IDLES tell the crowd: "Long live France and long live the European Union"
“What the fuck is this bullshit?,” snarls IDLES frontman Joe Talbot as he glares and stomps down hard on the gangway plinth that leads out from the Scene Beauregard stage out into the crowd. Clearly not taken with any rock god tropes, he continues: “Fuck the ego. Fuck the phallus. We’re not here for us, we’re here for you.”
They are. It’s just moments into the first song before the band go sailing over the heads of security guards to eyeball their sweaty public as they kick up the dust on this scorching Normandie day. Whether howling for a little peace, love and understanding or handing over their guitars for hardcore fans to play, IDLES truly embody the local spirit of “Liberté, égalité, fraternité”.
“Merci beaucoup,” yells a humbled Talbot. “Thank you very much for making us feel safe and welcome in your country. Long live France and long live the European Union”. It’s a message that only whips up the fervour. Later, he adds: “This next song is a celebration of the best thing to happen to Britain: immigration – turning Britain, a horrible shithole, into a beautiful place. This song is called ‘Danny Ne-Fucking-Delko’.”
They chuck in a Yates’ late night karaoke medley of Prince’s ‘Nothing Compares 2 U’ and Joe Cocker and Jennifer Warnes ‘Up Where We Belong’, before the whole unhinged affair comes to raucous punk full stop. At an IDLES show, there are no barriers, no pedestals, no borders, no rules. Just us.
The free an easy feeling permeates the whole day. France’s own Beach Youth kick off the afternoon a little earlier. Luckily, they have that summer breeze-y abandon to deserve their name. At times they have that jangle-indie freneticism of early Strokes and Arctic Monkeys, others they’re a Phoenix-meets-Friendly-Fires-esque Euro disco, the closer has the short-sharp gut punch of The Rapture. Either way, drench it all in some hazy, hazy, hazy melodies and it makes for something pretty lovely.
Over on the Scene John stage shortly after , Clara Luciana pulls the first huge crowd of the weekend and makes for one of our favourite discoveries. Her sound meanders between searing desert rock to pure disco bops via some heavy-hearted sultry ballads and a post-rock breakdown or two. Intriguing, eh? We’ll soon be exploring more when we’re back to post-festival reality.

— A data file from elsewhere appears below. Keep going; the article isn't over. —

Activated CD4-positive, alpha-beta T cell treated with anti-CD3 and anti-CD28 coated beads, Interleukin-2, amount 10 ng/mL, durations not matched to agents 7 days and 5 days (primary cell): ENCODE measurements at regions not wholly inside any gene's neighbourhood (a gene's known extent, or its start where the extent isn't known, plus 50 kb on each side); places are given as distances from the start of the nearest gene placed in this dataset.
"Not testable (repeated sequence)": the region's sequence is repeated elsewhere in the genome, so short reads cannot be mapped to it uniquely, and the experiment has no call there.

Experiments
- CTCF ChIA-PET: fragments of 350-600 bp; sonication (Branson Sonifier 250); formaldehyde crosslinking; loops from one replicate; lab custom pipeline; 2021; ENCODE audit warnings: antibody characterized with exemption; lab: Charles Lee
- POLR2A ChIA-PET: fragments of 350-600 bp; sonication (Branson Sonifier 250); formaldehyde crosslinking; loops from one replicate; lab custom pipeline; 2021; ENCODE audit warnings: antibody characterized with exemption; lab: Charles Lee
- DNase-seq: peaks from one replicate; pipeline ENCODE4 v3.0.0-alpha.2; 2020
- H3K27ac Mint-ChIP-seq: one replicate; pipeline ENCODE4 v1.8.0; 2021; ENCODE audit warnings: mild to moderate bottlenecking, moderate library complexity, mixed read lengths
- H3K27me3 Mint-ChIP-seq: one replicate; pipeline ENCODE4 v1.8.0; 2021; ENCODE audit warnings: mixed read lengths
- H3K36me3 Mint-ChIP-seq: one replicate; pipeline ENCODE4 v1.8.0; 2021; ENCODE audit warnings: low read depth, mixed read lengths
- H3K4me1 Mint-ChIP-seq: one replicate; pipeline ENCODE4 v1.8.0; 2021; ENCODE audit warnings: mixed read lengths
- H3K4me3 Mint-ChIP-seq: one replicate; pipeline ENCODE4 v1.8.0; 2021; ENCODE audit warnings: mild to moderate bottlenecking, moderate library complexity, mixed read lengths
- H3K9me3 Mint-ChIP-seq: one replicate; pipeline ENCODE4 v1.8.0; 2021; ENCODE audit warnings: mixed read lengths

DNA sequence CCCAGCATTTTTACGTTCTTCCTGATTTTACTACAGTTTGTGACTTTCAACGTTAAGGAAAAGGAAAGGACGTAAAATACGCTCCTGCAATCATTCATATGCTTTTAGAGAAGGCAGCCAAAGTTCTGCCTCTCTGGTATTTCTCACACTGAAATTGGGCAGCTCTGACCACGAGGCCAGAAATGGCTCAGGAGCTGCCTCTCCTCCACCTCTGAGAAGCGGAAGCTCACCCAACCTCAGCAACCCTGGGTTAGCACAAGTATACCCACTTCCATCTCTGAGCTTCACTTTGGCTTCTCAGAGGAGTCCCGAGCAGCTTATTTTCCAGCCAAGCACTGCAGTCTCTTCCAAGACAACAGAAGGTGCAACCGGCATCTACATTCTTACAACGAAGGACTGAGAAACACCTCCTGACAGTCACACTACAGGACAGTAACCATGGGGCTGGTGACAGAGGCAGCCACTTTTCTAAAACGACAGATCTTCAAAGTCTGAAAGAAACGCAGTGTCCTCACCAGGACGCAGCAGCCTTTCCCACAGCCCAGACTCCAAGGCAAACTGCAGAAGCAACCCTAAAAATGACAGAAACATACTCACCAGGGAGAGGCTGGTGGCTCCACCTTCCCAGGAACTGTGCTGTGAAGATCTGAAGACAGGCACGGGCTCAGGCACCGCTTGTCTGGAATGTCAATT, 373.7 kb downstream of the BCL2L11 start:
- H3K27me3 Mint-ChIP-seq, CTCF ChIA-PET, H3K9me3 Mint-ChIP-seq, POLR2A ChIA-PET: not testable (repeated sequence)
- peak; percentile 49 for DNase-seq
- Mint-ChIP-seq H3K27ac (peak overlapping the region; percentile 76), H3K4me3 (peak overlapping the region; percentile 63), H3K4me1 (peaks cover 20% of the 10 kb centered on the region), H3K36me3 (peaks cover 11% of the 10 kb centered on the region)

From afar we see the masses gather and lose their minds to French rap collective Columbine and Belgian hip-hop heart-throb Romeo Elvis. We’ve no idea what’s going on, but they both inspire some pretty feral circle pits and the younger elements of the Beauregard crowd go totally nuts for these genre-smashing sermons of rap theatre (both acts bring bikes on stage for some reason. Why not?).
While Ben Harper jams his way into the sunset with all the mères and pères, everyone else in a flowery shirt and backwards cap flocks to get a spot to see their Slacker King Mac DeMarco. Aside from impressive microphone juggling and an failed attempt to blow-up an inflatable alien, DeMarco relents on the goofy antics and just chills his way through 14 laissez-faire gems. Tonight, he’s as classy as he is daft.
“We don’t need language,” squawks The Hives frontman Howlin’ Pelle Almqvist as the evening winds down. “All we need is ‘YEAH’. Can you say ‘YEAAAH’?” While the Swede indie lord’s French skills prove mighty impressive, he’s right in that nothing else really matters when your band’s one and only mission is to have a good time, all the time.
You may think their sound a little dated some 17 years after a re-release of ‘Hate To Say I Told You So’ saw them become an international sensation, but the showman in Almqvist doesn’t seem to have felt the ravages of time, nor has the band’s sharp-but-dumb but energy. “Does my hair look good?” Pelle coyly asks, dragging a comb through his quiff. “It’s hard to look this good and rock this hard”. What a card. At one point, the usual festival chant of the riff from The White Stripes’ ‘Seven Nation Army’ kicks up. “I’ll let Jack you know said ‘Hi’,” he replies, unfazed.
“How do you feel about one more?” Pelle asks. “How do you feel about two more? How do you feel about 100 more? Alright, we are gonna play 100 more songs”. They don’t, but they make the closer ‘Tick Tick Boom’ last for as long as good taste allows. On his call and our response, a long to and fro of ‘YEAH’ rings into the night. We didn’t need language. We just needed to shut off all the horror elsewhere and have a little fun.
Festival Beauregard concludes this evening with performances from Cat Power, Interpol, Tears For Fears, a Disclosure DJ Set and many more.